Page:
While I was in Yangon, I caught the tail end of Thingyan, the Burmese New year, which like the Thai New Year is celebrated with a huge water festival all throughout the country. Stores are closed, everyone goes home to visit family, and business grinds to a standstill as everyone washes away the burdens of last year and begins a new year afresh. And Yangon throws the best water fight of all of Southeast Asia – smaller than Thailand, less advanced than Thailand, but still the best.
Interestingly, this is the fourth New Year celebration I attended in four months:
– The western New Year at the Taipei 101 in Taiwan (Jan 1)
– The lunar / Vietnamese New year of Tet in Saigon, Vietnam (Jan 28 – Feb 5)
– The Thai New Year of Songkran in Bangkok, Thailand (April 13-15)
– The Burmese New Year of Thingyan in Yangon, Myanmar (April 13-16)
Like Thailand, the water festival is celebrated in Myanmar with water stations all over the city, from which gleeful children and young-at-heart adults splash everyone passing by. Unlike Thailand, which mostly relies on western-style super soaker water guns, Myanmar is less westernized, and so relies mostly on buckets and water hoses. Notably, this also allows for water to be more efficiently splashed onto folks passing by.
While these stations are found all around Yangon, splashing even unwilling participants (almost ruining my phone), the water festival is celebrated in other ways too – walking down the street, I had a bucket full of water almost dumped on me! Even walking within the hostel, there were some kids running around with water guns.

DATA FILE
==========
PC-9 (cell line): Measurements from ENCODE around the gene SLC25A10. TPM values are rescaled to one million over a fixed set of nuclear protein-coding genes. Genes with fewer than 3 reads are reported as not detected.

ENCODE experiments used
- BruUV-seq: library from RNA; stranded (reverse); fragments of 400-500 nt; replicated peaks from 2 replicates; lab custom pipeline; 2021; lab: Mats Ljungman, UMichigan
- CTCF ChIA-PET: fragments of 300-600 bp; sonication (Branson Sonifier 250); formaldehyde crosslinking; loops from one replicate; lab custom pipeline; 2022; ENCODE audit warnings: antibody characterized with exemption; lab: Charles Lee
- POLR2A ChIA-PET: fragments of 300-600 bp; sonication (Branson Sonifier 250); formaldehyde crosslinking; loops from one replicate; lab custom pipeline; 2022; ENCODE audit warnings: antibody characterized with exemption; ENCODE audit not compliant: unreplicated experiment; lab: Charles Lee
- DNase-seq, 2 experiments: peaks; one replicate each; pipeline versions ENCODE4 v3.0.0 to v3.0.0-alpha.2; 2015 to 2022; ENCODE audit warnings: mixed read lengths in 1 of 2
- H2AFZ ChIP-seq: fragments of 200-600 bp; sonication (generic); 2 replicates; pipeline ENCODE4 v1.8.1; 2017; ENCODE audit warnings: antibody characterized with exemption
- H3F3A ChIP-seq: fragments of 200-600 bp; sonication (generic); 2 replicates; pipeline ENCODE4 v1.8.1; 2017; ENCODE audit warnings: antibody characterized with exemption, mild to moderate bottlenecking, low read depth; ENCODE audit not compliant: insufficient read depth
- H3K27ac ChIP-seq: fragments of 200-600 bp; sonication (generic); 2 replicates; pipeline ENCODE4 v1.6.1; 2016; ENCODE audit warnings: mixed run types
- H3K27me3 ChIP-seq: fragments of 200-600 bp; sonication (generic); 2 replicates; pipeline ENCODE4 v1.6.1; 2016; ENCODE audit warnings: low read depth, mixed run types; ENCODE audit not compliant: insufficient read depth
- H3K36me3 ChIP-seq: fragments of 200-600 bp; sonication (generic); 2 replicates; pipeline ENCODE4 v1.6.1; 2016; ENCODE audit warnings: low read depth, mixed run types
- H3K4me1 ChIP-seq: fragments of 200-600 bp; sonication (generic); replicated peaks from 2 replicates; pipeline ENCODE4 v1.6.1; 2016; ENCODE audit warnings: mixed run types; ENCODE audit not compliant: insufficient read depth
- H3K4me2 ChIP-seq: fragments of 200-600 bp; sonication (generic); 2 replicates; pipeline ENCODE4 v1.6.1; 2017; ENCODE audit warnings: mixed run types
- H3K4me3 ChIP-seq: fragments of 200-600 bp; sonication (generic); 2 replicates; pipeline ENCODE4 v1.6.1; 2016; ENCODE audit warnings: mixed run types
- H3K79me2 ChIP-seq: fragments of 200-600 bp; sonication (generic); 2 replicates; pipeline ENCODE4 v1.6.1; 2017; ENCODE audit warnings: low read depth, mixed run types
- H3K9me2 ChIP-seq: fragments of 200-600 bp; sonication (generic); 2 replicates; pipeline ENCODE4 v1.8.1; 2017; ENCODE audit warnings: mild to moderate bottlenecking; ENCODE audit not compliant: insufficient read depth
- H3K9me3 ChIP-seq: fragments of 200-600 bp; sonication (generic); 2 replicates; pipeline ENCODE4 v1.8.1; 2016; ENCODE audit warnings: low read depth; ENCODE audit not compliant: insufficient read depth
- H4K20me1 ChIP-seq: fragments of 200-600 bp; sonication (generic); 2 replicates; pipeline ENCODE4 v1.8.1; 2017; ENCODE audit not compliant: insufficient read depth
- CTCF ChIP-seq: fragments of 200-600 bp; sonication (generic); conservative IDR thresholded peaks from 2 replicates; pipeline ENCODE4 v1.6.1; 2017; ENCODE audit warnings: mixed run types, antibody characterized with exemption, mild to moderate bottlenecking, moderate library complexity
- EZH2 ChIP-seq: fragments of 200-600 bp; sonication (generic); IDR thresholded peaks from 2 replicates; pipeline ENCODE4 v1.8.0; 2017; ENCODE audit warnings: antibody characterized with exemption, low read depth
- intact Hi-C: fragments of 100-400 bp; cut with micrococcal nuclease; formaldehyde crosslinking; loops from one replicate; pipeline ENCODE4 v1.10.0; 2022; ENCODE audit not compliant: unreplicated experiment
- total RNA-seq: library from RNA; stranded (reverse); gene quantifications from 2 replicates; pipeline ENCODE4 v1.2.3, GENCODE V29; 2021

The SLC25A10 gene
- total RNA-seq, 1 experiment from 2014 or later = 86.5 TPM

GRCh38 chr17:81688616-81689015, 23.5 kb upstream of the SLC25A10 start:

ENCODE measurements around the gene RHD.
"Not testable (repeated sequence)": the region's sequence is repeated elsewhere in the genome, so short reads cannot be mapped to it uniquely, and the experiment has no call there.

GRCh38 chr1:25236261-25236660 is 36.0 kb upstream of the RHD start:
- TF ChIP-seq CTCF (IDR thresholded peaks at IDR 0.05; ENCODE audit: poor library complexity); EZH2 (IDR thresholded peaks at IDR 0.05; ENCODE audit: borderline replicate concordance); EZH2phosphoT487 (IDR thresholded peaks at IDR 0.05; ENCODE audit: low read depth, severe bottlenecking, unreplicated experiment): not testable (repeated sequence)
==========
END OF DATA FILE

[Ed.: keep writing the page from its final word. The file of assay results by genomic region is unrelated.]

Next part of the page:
But if you really want to get involved in the water fight, the thing to do is get a bunch of friends together, rent a truck taxi for a couple of hours, and drive to all the different water stations, getting soaked.
And while there are water stations all over the place, there are two main strips – Kandawgyi (right near Kandawgyi lake park), and Maha Bandula main street. At Kandawgyi, yo usee these huge stadium seating like structures erected right by the road, from which folks use hoses to soak all pedestrians and trucks driving by. People come here specifically to get soaked! Oh, and there’s also music, DJs, etc – it’s a party!
Another place to take part in the festivities was on one of the main streets, right near Sule Pagoda, also with a whole lot of stages set up to hose down folks. Large lines of trucks formed for the privilege of getting hosed down!
Oh, and right near Yangon City Hall, there was a pretty big crowd too. It had the atmosphere of a party, or a rave, even as giant hoses were watering everyone down!
There’s two parts to the fun in doing this. One, you’ve got a tub of water in the truck itself, so as you drive around, you can exchange fire with other trucks. This is mostly awesome, but occasionally you get some truly evil folks, who add chunks of ice to their water, and so throw ice water at folks. And let me tell you, getting a bucket of icy water to the face, is not fun.
Then, there’s the proper water stations, where you drive up, and wait for your turn to get hosed down. Some folks choose to dance while getting hosed down. And again, it’s pretty awesome, except for some folks who choose not to use regular hoses, but industrial high pressure hoses. That I’m not cool with – I’m having a water fight, not reenacting the civil rights movement getting hosed by the Birmingham fire department!
And the amazing thing is, when you usually rent one of these trucks to take you around, you do so for six hours! I’m amazed that people had the constitution for this – after two hours, I was basically done, and excused myself from the truck. Great experience, but probably not something I want to do again.